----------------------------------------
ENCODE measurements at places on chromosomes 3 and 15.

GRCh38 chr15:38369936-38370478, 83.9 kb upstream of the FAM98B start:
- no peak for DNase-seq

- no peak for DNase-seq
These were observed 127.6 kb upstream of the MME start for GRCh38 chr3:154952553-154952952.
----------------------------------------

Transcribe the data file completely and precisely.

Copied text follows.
ENCODE measurements at places on chromosomes 3 and 15.

GRCh38 chr15:38369936-38370478, 83.9 kb upstream of the FAM98B start:
- no peak for DNase-seq

- no peak for DNase-seq
These were observed 127.6 kb upstream of the MME start for GRCh38 chr3:154952553-154952952.